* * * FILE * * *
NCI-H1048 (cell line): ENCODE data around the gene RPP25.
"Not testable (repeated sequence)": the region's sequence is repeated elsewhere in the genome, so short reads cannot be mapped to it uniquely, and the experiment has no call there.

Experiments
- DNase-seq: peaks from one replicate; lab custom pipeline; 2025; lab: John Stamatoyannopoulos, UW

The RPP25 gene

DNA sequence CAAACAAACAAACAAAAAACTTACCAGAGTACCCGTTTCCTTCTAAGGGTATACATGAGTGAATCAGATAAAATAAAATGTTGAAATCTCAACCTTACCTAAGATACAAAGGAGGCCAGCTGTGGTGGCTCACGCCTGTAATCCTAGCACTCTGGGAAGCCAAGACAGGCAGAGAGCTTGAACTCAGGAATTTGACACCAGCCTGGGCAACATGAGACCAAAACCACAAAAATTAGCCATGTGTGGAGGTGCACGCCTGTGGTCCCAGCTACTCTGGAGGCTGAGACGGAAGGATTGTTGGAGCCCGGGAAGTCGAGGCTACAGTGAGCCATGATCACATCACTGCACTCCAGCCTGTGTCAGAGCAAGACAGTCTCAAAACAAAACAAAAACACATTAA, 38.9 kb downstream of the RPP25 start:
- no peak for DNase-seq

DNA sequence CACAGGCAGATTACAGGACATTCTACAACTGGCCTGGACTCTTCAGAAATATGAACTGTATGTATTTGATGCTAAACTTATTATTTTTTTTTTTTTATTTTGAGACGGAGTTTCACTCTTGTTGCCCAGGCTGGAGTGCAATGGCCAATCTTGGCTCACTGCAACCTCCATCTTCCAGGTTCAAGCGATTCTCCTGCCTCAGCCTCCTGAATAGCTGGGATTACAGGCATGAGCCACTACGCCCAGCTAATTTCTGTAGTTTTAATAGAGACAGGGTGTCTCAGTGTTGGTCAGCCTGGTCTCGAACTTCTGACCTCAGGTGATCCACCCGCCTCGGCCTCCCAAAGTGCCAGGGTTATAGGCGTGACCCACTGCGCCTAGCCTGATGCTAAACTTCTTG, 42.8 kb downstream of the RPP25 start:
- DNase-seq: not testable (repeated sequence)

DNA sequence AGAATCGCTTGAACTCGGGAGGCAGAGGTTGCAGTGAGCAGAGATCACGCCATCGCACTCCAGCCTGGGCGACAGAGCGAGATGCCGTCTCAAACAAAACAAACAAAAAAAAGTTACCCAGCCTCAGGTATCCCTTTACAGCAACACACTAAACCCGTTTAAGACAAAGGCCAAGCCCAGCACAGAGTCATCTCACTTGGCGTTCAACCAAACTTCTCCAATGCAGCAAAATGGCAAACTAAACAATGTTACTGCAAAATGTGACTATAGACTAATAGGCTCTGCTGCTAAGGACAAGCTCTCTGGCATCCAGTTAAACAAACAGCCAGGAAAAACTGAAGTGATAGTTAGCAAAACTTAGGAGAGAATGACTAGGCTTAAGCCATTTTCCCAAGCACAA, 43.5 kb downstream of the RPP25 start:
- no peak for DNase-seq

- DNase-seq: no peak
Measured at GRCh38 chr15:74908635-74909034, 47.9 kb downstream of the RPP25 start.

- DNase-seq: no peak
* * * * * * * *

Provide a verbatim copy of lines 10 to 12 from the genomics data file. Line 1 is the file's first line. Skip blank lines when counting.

DNA sequence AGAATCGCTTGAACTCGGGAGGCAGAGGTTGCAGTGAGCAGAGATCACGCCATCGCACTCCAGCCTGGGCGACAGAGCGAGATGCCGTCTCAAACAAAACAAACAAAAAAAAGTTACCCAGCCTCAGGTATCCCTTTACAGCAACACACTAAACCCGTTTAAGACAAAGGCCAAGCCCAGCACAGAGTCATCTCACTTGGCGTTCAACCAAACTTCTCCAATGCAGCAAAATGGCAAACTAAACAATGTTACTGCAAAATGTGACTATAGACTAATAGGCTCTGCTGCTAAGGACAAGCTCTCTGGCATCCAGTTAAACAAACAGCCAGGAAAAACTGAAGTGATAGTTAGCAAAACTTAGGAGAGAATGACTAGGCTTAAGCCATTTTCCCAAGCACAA, 43.5 kb downstream of the RPP25 start:
- no peak for DNase-seq

- DNase-seq: no peak